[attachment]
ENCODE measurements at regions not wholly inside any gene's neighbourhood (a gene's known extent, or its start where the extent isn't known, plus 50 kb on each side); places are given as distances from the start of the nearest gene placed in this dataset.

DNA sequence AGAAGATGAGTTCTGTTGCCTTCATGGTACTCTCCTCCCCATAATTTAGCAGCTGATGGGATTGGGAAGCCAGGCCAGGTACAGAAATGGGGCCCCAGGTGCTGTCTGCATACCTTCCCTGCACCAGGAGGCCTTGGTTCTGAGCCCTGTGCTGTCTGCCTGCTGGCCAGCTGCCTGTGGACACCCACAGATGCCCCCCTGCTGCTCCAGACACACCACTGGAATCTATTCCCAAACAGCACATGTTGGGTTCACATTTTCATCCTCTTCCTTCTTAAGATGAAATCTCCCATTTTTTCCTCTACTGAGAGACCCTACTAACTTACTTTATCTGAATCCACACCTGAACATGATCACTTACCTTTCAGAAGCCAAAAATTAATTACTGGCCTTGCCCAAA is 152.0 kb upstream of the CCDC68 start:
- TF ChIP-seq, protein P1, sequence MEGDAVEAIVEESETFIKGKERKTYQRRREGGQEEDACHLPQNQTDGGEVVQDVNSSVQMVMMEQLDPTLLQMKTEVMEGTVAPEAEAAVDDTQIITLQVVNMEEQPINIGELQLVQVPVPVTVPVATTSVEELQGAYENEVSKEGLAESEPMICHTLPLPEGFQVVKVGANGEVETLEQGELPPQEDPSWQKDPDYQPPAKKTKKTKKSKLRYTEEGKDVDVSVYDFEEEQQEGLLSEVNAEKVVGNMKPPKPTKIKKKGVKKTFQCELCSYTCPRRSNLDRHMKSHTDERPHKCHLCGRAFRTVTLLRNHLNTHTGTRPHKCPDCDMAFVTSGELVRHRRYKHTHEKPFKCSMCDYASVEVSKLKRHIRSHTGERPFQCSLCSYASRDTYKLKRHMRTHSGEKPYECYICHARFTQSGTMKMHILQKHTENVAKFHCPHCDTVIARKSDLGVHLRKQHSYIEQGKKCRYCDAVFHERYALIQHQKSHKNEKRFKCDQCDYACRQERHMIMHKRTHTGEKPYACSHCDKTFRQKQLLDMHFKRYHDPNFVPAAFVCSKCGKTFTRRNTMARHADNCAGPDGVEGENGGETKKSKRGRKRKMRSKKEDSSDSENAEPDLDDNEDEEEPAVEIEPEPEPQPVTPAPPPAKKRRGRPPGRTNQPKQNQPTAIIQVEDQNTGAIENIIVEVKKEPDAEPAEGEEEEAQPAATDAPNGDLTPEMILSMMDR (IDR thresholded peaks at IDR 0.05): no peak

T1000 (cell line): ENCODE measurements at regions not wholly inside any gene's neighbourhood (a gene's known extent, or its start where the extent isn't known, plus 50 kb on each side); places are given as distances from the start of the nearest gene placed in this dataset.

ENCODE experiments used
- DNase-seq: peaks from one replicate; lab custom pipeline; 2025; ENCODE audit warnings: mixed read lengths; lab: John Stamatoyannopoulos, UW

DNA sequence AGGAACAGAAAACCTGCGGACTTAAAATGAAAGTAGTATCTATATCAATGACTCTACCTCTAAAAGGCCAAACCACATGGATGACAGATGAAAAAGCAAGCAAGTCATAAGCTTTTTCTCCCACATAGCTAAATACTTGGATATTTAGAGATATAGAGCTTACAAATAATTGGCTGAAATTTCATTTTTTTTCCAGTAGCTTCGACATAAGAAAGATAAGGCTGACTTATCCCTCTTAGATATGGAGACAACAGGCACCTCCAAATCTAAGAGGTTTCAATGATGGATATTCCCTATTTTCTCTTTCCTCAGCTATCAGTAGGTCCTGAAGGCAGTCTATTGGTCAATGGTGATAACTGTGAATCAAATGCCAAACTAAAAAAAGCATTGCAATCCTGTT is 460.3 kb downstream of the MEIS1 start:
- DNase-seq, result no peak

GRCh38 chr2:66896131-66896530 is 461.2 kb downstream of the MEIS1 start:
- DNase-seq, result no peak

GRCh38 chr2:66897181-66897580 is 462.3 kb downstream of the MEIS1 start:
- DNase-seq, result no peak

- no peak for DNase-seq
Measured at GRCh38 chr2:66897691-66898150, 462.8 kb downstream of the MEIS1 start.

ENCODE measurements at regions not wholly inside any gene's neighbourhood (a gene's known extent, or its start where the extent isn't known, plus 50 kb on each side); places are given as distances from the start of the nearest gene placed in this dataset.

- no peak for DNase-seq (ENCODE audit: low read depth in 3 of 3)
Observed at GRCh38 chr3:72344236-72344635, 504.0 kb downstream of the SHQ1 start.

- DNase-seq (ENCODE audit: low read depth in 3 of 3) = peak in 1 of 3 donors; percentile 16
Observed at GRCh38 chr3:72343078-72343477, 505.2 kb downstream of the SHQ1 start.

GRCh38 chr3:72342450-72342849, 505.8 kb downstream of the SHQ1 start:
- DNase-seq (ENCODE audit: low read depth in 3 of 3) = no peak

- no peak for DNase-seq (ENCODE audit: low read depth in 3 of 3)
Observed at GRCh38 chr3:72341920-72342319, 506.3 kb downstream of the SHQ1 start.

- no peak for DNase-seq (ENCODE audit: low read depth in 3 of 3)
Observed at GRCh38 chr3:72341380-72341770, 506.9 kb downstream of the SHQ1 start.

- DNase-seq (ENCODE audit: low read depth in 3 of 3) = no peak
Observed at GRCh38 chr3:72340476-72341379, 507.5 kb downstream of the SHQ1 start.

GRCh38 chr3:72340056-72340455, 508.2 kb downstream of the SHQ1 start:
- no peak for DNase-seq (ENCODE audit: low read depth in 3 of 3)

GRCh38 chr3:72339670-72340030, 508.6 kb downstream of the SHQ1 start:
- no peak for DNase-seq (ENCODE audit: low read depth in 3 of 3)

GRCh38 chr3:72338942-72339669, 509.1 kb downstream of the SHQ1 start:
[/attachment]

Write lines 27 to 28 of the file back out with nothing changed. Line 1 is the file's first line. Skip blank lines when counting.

Observed at GRCh38 chr3:72340476-72341379, 507.5 kb downstream of the SHQ1 start.

GRCh38 chr3:72340056-72340455, 508.2 kb downstream of the SHQ1 start: